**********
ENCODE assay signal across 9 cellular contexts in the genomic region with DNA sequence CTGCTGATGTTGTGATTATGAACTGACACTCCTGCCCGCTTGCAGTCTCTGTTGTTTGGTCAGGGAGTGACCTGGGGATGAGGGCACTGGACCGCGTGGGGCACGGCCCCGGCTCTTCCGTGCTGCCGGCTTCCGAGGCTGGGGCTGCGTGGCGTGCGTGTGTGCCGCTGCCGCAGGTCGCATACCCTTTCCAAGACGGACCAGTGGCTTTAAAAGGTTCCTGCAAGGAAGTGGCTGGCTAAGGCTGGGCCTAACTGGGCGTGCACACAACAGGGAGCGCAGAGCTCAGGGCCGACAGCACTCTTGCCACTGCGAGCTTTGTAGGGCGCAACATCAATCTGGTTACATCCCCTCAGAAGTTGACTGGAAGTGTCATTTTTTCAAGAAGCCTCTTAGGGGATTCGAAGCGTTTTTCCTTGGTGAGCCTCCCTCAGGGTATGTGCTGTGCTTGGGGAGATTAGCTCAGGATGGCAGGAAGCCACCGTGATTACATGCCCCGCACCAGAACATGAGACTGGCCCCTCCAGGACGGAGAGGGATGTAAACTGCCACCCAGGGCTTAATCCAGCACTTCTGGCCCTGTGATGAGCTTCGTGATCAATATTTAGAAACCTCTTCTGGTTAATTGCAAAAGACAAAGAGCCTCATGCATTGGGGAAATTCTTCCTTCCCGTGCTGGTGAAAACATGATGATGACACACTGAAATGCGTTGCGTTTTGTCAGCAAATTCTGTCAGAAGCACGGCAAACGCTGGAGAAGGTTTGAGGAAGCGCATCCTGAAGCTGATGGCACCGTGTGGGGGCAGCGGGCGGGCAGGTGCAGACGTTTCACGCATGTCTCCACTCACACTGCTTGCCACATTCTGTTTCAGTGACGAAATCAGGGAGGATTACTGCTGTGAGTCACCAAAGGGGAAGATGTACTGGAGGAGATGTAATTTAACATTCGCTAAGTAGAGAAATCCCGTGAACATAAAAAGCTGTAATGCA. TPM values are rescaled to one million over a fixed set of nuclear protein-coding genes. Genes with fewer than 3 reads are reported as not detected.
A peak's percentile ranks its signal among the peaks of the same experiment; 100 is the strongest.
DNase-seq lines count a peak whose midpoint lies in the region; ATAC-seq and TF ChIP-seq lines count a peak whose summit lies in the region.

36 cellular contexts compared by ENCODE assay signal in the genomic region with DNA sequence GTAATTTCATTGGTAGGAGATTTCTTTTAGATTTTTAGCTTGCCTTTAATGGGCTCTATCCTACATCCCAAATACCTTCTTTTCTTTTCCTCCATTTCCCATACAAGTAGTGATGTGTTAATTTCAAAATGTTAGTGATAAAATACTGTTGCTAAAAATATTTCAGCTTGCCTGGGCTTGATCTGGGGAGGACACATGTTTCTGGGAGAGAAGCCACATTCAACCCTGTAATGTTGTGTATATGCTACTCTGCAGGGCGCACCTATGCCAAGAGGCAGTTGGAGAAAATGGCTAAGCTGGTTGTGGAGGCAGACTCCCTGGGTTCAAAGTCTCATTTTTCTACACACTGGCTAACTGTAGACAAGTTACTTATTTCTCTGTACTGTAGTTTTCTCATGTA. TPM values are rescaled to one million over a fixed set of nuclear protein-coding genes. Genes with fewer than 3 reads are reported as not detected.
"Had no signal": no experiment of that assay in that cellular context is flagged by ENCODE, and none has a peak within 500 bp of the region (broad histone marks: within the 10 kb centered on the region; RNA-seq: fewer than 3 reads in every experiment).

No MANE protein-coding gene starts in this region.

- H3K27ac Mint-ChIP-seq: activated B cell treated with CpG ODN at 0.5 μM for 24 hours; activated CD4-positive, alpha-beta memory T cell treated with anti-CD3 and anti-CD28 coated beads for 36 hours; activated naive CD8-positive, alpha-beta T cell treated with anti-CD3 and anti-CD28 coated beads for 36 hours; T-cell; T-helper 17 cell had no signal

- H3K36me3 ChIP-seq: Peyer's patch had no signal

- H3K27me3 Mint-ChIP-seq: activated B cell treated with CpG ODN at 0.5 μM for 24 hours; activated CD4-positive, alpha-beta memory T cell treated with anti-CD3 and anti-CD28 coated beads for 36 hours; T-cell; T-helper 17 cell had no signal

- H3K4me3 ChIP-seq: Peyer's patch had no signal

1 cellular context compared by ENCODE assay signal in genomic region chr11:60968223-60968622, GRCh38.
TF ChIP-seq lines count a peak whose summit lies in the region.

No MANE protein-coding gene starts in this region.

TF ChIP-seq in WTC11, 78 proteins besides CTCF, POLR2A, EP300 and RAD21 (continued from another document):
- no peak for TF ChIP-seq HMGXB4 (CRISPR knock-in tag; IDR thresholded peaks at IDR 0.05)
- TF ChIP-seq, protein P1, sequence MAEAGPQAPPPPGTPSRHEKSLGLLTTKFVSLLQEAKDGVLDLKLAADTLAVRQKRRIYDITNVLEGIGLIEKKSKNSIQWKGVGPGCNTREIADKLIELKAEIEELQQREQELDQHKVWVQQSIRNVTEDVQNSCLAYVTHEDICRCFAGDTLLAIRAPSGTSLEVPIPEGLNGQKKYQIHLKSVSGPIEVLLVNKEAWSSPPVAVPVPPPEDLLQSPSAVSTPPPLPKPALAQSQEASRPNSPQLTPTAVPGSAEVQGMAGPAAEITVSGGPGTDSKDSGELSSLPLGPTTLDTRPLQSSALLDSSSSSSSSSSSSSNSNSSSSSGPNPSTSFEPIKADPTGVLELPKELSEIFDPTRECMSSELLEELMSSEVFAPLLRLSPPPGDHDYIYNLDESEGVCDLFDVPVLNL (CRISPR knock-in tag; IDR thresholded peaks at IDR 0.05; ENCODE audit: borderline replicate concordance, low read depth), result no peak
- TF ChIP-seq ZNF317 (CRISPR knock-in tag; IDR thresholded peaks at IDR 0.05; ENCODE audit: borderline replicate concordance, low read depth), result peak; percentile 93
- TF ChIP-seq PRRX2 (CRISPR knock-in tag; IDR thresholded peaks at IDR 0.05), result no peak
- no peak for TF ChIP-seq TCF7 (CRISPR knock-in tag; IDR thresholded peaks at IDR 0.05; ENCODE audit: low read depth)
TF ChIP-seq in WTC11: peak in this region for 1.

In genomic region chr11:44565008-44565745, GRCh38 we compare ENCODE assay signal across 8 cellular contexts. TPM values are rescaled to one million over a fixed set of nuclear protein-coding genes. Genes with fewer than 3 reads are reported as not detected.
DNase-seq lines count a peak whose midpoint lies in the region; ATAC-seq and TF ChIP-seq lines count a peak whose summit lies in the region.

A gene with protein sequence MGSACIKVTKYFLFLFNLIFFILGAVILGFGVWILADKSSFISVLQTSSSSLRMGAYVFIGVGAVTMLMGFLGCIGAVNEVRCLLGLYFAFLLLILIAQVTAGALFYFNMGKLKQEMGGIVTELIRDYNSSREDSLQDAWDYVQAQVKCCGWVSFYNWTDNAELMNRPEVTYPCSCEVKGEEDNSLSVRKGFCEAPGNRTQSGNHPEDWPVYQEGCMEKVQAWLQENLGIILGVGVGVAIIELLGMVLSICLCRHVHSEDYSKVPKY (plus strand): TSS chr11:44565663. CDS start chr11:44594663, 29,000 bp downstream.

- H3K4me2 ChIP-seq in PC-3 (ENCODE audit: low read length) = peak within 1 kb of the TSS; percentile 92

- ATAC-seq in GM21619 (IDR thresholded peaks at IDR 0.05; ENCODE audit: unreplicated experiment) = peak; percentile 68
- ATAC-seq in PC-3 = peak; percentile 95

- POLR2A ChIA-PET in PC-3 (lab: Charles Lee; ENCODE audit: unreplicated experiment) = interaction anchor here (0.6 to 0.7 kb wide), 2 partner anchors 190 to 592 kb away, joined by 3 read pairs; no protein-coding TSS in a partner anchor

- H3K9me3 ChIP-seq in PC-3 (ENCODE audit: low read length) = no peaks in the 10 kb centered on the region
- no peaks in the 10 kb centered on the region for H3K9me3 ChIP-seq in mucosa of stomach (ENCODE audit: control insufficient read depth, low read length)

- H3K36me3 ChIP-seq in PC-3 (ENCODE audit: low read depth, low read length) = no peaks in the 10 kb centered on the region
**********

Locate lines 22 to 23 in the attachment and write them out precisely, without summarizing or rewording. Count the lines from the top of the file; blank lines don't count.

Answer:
DNase-seq lines count a peak whose midpoint lies in the region; ATAC-seq and TF ChIP-seq lines count a peak whose summit lies in the region.

A gene with protein sequence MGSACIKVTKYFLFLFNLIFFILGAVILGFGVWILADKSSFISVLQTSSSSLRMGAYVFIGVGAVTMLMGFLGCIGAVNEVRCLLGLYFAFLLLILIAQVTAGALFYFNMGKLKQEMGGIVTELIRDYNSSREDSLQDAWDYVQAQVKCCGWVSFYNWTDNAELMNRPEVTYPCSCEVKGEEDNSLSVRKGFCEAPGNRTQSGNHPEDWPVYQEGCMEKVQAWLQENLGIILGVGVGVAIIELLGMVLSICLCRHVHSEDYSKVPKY (plus strand): TSS chr11:44565663. CDS start chr11:44594663, 29,000 bp downstream.